US officials may have skewed IS analysis
The Pentagon is investigating whether military officials have improperly rewritten intelligence assessments to overplay the success of the US-led campaign against the Islamic State group in Iraq, the New York Times reported on Wednesday.
The probe was triggered after at least one civilian analyst at the Defense Intelligence Agency (DIA) said he had evidence that US Central Command officials, who oversee the anti-IS campaign, were reworking intelligence report conclusions prepared for President Barack Obama and other policymakers.
Unnamed government officials detailed the claim to the Times, though it was unclear when the reports were changed and who was responsible.
Under a directive by the Office of the Director of National Intelligence, which oversees the 17 US intelligence agencies, analytical assessments "must not be distorted" by a particular audience, agenda or policy view.
Intelligence officials can raise claims of wrongdoing with the Pentagon’s inspector general under federal law.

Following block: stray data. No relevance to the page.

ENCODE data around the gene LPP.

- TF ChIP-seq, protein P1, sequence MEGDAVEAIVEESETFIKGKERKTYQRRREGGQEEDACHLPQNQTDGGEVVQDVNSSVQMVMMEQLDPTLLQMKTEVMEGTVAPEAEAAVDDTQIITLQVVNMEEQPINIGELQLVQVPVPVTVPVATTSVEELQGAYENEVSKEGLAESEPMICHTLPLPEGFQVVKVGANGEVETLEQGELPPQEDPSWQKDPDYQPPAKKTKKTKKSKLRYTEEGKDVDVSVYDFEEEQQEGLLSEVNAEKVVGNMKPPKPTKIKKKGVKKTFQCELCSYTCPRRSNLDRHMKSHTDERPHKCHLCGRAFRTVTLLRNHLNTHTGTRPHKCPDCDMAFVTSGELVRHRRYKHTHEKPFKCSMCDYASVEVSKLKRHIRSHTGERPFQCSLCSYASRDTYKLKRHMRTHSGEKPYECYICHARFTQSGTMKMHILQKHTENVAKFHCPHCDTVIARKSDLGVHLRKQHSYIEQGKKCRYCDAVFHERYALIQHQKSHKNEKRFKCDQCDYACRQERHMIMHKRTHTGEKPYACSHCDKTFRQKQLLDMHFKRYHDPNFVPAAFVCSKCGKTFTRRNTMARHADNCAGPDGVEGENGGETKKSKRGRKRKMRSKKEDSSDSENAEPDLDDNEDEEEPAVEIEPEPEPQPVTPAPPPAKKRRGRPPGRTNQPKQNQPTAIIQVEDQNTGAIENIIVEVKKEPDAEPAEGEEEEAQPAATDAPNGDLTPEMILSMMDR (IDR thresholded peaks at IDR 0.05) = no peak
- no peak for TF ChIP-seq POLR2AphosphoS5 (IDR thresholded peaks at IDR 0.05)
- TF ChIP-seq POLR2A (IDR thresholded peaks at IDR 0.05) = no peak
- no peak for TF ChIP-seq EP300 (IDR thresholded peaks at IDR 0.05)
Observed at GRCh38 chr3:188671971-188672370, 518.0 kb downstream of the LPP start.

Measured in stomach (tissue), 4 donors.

If a claim is found to be credible, the inspector general is required to advise the House and Senate Intelligence Committees, the chain of events that has followed since the DIA analyst raised his claim, the New York Times reported.
If the assessments were indeed skewed, it could help explain why public descriptions of progress against the militants has varied.
It could also put added pressure on US officials who have come under criticism after the first group of fighters trained in a US arm-and-equip programme were kidnapped by Syria's al-Qaeda affiliate, al-Nusra Front, in late July. Nusra still reportedly has holds 22 members of Division 30.
In the Washington Post last week, columnist David Ignatius compared the group's kidnapping to the botched Bay of Pigs invasion in 1961.
Since the US-led bombing campaign of the Islamic State began in Iraq a year ago, and subsequently in Syria, Iraqi security forces have retaken some territory previously seized by the group but not major cities like Mosul and Ramadi.
But US intelligence agencies have recently found that the group has been little weakened by the assault just as it expanded into North Africa and Central Asia, the Times said.
Last month, Obama administration special envoy retired general John Allen said "ISIS is losing," using an acronym by which the group is known.
Defence Secretary Ashton Carter agreed last week that the war was "difficult" and will take "some time," though he insisted he was "confident that we will succeed in defeating ISIL and that we have the right strategy".